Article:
I am a massage therapist as well as a bass player so I enjoy working on people and helping them manage pain and relaxation. If I were not doing music or massage I could imagine having a job where I traveled a lot or maybe worked with kids or animals.

9. Maybe other bass players for those who start to learn bass are reading this article now. Let’s talk about technical stuff. Which brand do you prefer? Does quality of music depend on the guitar’s brand or the skill of the bass player?
I really like Fender P-basses and I have 2. A 2005 American P bass strung with round wound strings is the workhorse bass I record with most often. Live lately I’ve been mostly playing a late 80s Japanese 63 reissue P bass with flat wound strings. I also have a Danelectro DC that I use if I need a trashier sound. I usually keep it tuned down half a step. I have an acoustic bass I use mostly for rehearsing at home and an Ibanez and Fender Squire P that I keep mostly to loan out to people’s kids who want to learn to play bass. I think the quality of the instrument is important but a good player can make anything sound decent.

10. What are you planning for the future? What are you dreaming about? What should we wish for you?
I am hoping to do more recording touring in the future and play more high profile shows. I would love to tour a few months a year and then play around LA with people I like and respect and do massage the rest of the time. That’s my perfect world.

Matt Ferrari, the US

(Three Act Tragedy)

 

Matt Ferrari1. For the first question we want to know when did you start to play the bass guitar? Was it easy for you to learn bass?
I started playing bass when I was 15, and it was my first time even dabbling in playing an instrument, so it was as hard as anything is or isn’t for a teenager to learn, I suppose. I loved it, but my approach to learning was… non-conventional, so to speak.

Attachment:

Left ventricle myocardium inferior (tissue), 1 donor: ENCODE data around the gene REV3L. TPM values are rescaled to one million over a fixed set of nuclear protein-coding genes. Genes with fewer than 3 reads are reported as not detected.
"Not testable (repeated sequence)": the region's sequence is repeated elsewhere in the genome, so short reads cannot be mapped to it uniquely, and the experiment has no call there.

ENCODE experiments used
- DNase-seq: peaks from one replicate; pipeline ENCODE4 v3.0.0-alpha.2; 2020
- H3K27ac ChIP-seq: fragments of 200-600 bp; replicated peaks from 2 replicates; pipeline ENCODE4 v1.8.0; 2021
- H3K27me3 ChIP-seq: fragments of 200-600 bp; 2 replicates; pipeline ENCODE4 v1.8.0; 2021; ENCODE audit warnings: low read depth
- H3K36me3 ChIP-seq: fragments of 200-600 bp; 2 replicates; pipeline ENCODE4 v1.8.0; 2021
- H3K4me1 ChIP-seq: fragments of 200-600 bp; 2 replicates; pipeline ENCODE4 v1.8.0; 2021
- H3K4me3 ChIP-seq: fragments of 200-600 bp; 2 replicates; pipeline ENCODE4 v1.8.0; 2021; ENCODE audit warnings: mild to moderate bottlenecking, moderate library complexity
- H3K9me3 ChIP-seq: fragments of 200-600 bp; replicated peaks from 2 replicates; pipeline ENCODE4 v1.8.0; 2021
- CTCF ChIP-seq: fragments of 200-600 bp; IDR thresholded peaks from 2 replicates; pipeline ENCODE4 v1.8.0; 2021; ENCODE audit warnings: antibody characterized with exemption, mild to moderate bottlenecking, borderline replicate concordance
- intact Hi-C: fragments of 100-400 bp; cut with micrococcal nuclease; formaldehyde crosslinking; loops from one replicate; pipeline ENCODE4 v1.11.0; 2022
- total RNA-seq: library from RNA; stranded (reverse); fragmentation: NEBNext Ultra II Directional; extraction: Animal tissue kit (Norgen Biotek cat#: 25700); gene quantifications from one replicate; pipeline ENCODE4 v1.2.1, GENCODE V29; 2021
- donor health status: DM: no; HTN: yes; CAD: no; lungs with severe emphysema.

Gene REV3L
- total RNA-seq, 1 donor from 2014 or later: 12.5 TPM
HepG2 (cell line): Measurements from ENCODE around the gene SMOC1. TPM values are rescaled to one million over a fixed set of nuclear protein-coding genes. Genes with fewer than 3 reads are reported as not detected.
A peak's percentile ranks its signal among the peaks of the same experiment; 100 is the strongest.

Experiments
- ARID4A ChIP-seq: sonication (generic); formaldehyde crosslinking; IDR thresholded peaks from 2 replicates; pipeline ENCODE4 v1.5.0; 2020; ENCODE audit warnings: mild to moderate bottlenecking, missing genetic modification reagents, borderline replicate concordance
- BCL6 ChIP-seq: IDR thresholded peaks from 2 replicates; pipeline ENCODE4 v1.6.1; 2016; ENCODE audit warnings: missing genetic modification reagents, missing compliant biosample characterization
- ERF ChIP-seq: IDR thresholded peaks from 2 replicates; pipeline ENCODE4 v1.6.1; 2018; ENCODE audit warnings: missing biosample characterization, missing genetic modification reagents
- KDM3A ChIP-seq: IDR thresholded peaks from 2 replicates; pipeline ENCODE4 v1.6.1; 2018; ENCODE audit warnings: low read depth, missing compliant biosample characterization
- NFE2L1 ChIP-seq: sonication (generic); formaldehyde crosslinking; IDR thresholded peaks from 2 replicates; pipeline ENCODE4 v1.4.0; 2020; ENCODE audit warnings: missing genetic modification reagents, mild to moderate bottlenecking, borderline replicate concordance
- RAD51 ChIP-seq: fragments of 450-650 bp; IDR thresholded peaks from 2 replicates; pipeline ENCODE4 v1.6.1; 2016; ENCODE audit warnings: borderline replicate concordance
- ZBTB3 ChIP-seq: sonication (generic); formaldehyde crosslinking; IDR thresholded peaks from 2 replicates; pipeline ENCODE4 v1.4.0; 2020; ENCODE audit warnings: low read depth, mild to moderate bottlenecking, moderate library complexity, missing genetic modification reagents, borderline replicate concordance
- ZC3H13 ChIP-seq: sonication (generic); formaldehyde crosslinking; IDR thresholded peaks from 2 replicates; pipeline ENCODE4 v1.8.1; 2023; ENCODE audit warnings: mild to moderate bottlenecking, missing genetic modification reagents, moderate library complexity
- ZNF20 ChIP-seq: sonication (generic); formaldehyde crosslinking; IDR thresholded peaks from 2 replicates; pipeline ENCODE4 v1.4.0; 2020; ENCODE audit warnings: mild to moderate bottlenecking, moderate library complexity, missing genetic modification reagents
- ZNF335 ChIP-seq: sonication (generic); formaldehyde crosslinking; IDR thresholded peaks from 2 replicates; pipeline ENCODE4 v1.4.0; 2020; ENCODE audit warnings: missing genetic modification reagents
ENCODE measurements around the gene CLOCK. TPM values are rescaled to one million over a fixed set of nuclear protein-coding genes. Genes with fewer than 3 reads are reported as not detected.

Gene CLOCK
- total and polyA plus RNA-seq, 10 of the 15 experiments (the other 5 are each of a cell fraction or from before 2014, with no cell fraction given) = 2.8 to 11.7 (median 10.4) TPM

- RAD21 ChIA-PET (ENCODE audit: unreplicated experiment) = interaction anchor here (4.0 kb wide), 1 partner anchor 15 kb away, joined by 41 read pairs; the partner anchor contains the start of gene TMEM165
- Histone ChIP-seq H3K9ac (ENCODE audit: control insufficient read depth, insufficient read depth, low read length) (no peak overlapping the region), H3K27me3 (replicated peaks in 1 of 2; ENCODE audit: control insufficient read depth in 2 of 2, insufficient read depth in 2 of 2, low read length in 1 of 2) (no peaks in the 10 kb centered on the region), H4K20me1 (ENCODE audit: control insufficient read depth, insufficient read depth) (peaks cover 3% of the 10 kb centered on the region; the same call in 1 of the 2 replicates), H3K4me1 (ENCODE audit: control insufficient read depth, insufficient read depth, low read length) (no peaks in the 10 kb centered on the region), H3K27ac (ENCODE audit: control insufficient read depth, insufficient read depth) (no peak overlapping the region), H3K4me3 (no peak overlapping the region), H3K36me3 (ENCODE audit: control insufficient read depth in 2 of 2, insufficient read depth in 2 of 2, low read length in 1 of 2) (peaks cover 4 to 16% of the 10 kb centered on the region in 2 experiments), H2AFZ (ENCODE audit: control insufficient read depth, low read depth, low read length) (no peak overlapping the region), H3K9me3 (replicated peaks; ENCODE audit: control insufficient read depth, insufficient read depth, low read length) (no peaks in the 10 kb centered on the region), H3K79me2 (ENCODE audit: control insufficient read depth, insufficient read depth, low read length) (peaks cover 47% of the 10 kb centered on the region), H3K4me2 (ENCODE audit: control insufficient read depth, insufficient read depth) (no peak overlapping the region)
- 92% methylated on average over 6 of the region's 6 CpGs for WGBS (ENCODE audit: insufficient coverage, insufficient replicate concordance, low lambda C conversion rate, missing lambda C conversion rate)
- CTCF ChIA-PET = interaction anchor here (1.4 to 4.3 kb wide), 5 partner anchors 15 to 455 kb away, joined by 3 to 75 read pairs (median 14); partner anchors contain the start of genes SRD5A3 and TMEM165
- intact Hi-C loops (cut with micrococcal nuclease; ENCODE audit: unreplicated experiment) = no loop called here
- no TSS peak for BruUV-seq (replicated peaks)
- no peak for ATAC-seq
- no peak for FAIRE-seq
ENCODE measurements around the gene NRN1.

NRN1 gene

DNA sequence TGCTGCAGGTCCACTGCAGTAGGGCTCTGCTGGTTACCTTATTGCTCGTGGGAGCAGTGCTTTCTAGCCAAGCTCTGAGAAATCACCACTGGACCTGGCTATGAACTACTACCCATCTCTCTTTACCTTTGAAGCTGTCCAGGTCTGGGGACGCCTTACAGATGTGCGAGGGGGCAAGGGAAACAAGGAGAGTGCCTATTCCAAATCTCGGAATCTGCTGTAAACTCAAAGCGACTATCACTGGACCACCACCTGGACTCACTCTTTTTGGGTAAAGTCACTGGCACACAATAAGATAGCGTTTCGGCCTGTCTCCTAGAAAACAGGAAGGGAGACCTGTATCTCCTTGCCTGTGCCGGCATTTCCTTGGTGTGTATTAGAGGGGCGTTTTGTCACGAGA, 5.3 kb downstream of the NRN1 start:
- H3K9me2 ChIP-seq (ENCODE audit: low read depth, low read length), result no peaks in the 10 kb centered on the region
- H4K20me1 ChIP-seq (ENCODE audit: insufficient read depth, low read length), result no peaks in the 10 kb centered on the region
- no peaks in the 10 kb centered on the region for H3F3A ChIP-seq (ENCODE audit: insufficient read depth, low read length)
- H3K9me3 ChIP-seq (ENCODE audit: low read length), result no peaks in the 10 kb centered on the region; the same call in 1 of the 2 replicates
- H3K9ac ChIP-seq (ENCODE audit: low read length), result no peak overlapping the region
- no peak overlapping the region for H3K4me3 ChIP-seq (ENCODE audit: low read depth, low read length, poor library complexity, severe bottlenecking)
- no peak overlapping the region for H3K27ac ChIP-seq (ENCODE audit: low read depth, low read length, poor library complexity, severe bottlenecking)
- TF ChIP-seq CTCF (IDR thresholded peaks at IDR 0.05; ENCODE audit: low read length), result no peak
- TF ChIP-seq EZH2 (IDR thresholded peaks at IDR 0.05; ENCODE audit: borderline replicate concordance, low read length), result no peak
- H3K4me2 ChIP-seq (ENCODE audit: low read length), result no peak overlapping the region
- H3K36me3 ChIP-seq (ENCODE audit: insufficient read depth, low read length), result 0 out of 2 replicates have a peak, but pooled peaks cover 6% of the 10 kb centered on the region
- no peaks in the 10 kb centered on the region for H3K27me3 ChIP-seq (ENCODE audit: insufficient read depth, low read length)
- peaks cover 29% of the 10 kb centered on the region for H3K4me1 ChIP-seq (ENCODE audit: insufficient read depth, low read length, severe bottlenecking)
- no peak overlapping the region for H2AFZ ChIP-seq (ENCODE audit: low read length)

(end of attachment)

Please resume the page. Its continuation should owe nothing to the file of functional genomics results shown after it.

2. Playing on the bass for you is… Hobby? Job? Lifestyle?
Lifestyle, definitely lifestyle. I’ve always said the bass feels more like an extension of myself instead of a tool of sorts.

3. Who is your musical inspiration among bassists?
My original inspiration was Les Claypool of Primus, and Justin Chancellor of Tool. Although these played a heavy roll in my early endeavors into creative from the perspective a bass player, I have grow to appreciate and be influenced by most if not all genres of music and their respective cream of the crop players.

4. Do you play any other musical instruments? If you start to learn another one which would you like?
I dabble in almost every instrument I can put my hands on. I’m also a Producer/Engineer, so in mine line of work you wind up tinkering a lot. I’d like to get properly acquainted with the piano. I have a vintage one in the studio that I love, but I almost feel embarrassed to play on due to my lack of piano fingers.

5. Musical instrument with which you can be associated with is…
Primarily bass and production. I don’t play any other instrument well enough to call it my own, but I can play it well enough to turn it into something in the studio for sure!

6. Tell us about the projects in which you participate?
Currently my full time band is Three Act Tragedy, which is a melodic rock/metal band. The music is aggressive at times with melodic female vocals for the lead. No screaming in this one, which is in sharp contrast to previous projects I’ve been involved in.